Israel Folau is now playing rugby league in France. Picture: Ella Pellegrini
Israel Folau is now playing rugby league in France. Picture: Ella Pellegrini

Christian players ‘muzzled’ from supporting Folau

Christian Wallabies felt muzzled by Rugby Australia during the Israel Folau saga, leading to division in the locker room before the World Cup, ­explosive court documents reveal.

Senior players Sekope Kepu and Samu Kerevi filed affidavits in November supporting Folau's wrongful termination legal case against RA and condemned the governing body's handling of the situation.

The Daily Telegraph understands RA settled with Folau for $3.1 million last December after his contract was ­terminated for posting a meme on ­Instagram stating that hell awaits ­homosexuals and other sinners.

The court documents, written by Kepu and Kerevi, ­obtained by The Daily Telegraph on Tuesday, expose the marginalisation ­Pacific Islander players felt last year to the point that Kepu refused to attend a Wallabies camp in protest. Rugby Australia denies muzzling players.

 

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Israel Folau is now playing rugby league in France. Picture: Ella Pellegrini
Israel Folau is now playing rugby league in France. Picture: Ella Pellegrini

Kepu wrote: "My perception was that the media was briefed to approach people who would toe the 'anti-Israel' line and were discouraged from approaching potential Israel's supporters (including Christian players).

,"The Wallabies' next camp after ­Israel's posts in April 2019 was in around July 2019, before our Rugby Championship matches that year. I did not attend the camp. This was because I was so upset about the way in which management had handled Israel's situation that I didn't think it would be a good thing for me to attend."

Kerevi, who fronted media as Queensland captain last year, added: "It seemed to me that Israel was being sacked for simply expressing his faith. I found that very difficult to square up with the way others had been treated.

 

 

 

 

"It seemed to me that most types of conduct could easily be forgiven by management, but that conduct involving religion was different. All this made it difficult for me to counsel the more junior players in the locker room. At the time I wanted to support Israel publicly. I couldn't because the players (including me) were told by management not to comment on the issue."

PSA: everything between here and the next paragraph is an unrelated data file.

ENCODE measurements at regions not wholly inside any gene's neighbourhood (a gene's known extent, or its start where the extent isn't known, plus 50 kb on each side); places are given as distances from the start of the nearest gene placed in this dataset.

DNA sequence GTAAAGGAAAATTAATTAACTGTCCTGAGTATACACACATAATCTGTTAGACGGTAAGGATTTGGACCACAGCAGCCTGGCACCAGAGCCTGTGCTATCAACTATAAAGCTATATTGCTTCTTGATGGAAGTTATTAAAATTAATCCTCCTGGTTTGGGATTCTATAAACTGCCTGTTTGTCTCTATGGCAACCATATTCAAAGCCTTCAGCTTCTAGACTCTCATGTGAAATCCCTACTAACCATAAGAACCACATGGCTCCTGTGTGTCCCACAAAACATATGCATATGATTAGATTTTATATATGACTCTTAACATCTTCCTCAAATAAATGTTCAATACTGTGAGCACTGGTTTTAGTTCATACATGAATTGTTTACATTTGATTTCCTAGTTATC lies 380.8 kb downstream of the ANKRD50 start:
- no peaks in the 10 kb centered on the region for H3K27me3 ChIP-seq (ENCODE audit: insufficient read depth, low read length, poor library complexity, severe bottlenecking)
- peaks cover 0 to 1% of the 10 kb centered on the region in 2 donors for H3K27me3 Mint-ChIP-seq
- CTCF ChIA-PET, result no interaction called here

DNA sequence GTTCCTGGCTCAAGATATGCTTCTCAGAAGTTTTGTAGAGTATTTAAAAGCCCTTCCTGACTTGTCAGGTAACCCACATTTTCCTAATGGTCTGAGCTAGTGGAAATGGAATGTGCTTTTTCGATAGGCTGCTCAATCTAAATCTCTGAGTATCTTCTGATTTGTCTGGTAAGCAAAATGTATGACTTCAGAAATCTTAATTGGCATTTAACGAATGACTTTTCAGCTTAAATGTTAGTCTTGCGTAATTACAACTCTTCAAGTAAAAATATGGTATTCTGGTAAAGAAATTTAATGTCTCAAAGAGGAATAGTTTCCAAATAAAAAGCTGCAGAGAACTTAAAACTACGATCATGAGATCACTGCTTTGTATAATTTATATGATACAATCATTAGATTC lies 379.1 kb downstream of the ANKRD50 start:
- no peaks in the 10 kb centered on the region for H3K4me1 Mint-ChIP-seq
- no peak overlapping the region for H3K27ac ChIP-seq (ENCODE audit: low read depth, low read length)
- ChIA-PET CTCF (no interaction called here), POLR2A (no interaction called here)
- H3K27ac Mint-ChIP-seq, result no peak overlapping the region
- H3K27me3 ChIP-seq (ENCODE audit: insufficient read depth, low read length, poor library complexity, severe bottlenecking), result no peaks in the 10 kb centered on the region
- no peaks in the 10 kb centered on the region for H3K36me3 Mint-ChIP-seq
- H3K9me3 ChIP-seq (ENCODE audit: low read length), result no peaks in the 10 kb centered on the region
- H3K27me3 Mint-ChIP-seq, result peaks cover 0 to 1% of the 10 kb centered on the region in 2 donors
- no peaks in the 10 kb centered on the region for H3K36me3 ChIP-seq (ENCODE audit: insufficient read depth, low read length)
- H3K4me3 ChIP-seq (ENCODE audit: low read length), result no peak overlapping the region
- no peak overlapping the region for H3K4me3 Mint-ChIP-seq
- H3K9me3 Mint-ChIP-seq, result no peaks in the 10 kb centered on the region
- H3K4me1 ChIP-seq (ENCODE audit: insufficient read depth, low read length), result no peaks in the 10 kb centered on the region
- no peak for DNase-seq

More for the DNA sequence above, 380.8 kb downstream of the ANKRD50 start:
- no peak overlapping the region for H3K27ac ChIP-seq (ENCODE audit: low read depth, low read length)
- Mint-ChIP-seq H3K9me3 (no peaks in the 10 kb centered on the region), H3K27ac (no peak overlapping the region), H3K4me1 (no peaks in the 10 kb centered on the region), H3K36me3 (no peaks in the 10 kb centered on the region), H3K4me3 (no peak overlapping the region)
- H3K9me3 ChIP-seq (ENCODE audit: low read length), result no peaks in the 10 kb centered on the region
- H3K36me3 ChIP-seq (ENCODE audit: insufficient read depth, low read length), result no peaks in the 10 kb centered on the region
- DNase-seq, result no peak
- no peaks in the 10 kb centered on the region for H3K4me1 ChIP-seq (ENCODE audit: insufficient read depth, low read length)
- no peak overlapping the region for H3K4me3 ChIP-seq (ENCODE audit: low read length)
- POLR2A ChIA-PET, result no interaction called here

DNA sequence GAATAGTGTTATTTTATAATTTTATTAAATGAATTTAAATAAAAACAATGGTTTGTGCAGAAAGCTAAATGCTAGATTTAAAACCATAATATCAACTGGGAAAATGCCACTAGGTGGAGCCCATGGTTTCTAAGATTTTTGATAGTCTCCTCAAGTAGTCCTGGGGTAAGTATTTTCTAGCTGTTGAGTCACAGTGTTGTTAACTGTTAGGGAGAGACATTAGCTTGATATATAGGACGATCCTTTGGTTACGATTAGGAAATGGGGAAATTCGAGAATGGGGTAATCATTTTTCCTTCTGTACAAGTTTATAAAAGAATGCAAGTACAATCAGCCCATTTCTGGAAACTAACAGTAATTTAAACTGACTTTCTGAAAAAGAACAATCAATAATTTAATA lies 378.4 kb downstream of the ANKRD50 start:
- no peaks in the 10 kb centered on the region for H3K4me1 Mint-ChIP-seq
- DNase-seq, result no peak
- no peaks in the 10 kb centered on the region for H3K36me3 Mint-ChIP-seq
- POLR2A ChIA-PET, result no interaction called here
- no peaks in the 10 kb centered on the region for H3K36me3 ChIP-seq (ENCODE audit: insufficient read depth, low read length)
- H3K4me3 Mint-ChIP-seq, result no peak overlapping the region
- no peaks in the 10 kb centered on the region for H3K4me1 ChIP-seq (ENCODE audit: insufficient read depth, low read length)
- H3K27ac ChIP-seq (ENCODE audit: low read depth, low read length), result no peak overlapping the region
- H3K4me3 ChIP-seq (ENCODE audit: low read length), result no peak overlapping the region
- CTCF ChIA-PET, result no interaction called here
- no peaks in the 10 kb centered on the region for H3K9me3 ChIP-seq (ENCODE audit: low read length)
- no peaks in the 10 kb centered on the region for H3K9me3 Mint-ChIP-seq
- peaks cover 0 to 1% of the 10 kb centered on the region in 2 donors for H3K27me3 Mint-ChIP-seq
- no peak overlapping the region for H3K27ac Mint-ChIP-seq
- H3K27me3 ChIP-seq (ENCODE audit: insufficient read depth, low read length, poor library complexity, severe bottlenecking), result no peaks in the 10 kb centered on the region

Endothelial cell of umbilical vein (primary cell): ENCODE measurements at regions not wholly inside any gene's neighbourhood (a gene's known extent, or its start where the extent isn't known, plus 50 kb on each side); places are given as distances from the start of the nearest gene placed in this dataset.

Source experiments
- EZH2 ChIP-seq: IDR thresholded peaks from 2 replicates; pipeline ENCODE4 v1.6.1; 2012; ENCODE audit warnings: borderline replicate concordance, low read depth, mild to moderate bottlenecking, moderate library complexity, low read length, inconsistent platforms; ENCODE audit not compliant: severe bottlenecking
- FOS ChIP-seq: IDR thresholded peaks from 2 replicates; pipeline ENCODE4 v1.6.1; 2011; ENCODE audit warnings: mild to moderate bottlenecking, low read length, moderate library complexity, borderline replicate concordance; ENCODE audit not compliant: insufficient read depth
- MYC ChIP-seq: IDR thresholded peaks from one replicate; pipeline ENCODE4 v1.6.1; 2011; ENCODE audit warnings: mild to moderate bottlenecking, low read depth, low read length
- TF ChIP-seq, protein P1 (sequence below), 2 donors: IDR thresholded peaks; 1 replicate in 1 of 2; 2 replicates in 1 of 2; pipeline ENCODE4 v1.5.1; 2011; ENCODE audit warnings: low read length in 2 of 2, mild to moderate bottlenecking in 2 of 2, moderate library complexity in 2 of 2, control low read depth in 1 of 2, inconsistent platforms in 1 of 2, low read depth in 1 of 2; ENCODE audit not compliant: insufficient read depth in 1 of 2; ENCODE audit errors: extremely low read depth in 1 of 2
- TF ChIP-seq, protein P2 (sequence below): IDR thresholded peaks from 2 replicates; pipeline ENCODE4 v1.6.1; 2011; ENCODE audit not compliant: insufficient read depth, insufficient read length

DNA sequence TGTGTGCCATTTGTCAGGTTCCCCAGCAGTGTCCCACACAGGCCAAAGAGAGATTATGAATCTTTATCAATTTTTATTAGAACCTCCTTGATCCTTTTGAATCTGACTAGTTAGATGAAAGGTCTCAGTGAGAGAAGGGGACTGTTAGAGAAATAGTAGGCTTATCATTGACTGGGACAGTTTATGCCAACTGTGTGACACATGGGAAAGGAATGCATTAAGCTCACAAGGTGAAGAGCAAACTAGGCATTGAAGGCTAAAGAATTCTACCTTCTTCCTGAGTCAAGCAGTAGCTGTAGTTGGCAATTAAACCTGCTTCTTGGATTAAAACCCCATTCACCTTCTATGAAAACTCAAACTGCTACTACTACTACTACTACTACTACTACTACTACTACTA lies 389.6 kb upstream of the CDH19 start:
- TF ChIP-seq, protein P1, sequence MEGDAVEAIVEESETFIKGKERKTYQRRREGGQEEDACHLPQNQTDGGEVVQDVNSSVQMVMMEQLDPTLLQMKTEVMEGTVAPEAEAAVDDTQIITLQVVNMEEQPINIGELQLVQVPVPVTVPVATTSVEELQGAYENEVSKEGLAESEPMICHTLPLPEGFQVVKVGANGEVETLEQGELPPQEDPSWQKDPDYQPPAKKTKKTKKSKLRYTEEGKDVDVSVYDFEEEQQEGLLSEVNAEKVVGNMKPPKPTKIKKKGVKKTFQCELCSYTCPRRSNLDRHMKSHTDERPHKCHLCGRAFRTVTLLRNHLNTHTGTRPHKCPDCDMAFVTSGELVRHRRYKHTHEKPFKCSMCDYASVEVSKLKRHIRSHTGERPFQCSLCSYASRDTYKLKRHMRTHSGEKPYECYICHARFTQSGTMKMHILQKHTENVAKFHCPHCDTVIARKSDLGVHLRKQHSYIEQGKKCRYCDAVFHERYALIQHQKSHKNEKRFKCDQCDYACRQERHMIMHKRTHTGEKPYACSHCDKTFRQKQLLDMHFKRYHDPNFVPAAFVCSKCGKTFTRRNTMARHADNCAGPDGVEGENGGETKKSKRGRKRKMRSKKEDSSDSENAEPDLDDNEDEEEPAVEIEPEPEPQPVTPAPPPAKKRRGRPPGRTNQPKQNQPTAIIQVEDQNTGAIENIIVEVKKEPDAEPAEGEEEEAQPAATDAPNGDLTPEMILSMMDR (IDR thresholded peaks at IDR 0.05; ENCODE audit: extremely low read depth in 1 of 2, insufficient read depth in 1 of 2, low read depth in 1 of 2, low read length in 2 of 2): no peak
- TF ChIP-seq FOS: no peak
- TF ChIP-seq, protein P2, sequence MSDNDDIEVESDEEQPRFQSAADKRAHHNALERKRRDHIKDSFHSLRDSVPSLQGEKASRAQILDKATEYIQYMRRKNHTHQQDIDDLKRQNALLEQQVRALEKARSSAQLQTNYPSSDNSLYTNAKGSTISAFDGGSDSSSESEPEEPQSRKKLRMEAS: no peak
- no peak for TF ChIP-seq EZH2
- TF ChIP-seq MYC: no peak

Kepu said he was pulled from a NSW Waratahs media opportunity due to fears he might speak in Folau's favour.

 

 

Israel Folau chats (left) with Wallabies teammate Sekope Kepu. Picture Adam Head
Israel Folau chats (left) with Wallabies teammate Sekope Kepu. Picture Adam Head

However, the Waratahs' media manager at the time, Lauren Ryan, said this was not true. "I deny what has been said in the affidavit," she said, adding that Kepu had chosen not to do the media interview.

Kepu said he took his concerns about team division and the marginalisation of Christian players to RA chief Raelene Castle, Wallabies coach ­Michael Cheika, NSW coach Daryl Gibson and captain Michael Hooper.

Kepu wrote that two weeks after the posts he met Ms Castle to tell her he feared the way Folau's situation was being handed could cause division leading into the World Cup "and that Christian Polynesians in the teams were disappointed by the actions of Rugby Australia.

 

 

"Ms Castle said that she had bit the bullet so to speak and let Israel's first 2018 post slide. She said that she ­needed to sort out and deal with the 2019 posts. Ms Castle stated the words to the effect of, 'Israel threw me under the bus in his 'Players' Voice' article, but I took that one and wore it'. Because of this statement, it appeared to me that Ms Castle was taking the 2019 posts personally rather than prioritising the game and the organisation."

Castle rejected the claim any player had been muzzled.

Samu Kerevi (left) with Israel Folau. Picture: Craig Wilson
Samu Kerevi (left) with Israel Folau. Picture: Craig Wilson

"A lot of work was done by Rugby Australia and the Super Rugby teams to provide open communication on the issue to all players throughout the matter, and when requested, counsel and advice was provided to individuals," Castle said.

"At all times the priority … was to support the players. We wrote to all players to remind them of their obligations under the code of conduct and our social media policy, but no player was prevented from speaking … or asked to support Rugby Australia's position regarding Israel in the media. At various times, a number of players expressed that they were not comfortable to speak publicly about the issue. Some of those were Christian players who supported Israel as an individual and friend, but did not support his comments."



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